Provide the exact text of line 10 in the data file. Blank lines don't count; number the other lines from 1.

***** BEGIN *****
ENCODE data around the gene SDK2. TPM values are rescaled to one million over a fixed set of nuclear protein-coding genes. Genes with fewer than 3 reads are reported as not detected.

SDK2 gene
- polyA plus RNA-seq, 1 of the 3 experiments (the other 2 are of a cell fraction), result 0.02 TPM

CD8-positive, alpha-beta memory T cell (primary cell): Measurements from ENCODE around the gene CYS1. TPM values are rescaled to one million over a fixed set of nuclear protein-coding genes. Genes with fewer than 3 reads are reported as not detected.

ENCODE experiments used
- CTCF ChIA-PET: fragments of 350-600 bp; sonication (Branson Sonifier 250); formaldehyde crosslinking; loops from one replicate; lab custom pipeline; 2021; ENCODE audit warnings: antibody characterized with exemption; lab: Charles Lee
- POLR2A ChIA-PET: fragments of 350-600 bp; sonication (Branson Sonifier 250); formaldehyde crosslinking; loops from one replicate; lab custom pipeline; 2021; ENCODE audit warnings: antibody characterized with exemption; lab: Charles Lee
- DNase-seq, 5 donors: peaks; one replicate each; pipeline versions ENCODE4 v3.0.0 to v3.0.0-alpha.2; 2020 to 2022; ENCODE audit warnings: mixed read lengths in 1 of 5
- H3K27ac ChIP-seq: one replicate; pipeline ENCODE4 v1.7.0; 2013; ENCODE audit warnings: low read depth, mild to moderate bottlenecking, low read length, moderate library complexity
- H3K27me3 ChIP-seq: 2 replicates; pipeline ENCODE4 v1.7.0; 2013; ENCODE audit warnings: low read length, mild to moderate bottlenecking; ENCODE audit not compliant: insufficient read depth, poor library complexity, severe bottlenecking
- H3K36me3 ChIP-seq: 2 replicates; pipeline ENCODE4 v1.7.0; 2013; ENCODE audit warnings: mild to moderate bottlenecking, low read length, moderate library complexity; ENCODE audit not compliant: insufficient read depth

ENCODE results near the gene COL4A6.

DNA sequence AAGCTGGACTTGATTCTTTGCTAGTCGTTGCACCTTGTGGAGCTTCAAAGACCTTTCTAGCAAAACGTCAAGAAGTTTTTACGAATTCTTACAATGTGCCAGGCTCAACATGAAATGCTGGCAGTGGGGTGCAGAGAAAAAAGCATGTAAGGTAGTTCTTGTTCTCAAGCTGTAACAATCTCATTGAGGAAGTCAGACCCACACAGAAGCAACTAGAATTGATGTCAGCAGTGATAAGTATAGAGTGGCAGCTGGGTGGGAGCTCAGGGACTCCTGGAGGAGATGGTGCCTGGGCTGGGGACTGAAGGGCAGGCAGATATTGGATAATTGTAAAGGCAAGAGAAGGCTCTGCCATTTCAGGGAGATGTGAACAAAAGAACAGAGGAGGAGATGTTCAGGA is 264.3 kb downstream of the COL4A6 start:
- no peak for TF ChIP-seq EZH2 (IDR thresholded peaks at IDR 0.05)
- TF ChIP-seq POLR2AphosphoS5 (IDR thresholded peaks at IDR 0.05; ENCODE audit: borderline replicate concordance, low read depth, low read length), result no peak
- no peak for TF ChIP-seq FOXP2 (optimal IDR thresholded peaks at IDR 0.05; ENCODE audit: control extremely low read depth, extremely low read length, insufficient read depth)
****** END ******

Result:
- H3K27me3 ChIP-seq: 2 replicates; pipeline ENCODE4 v1.7.0; 2013; ENCODE audit warnings: low read length, mild to moderate bottlenecking; ENCODE audit not compliant: insufficient read depth, poor library complexity, severe bottlenecking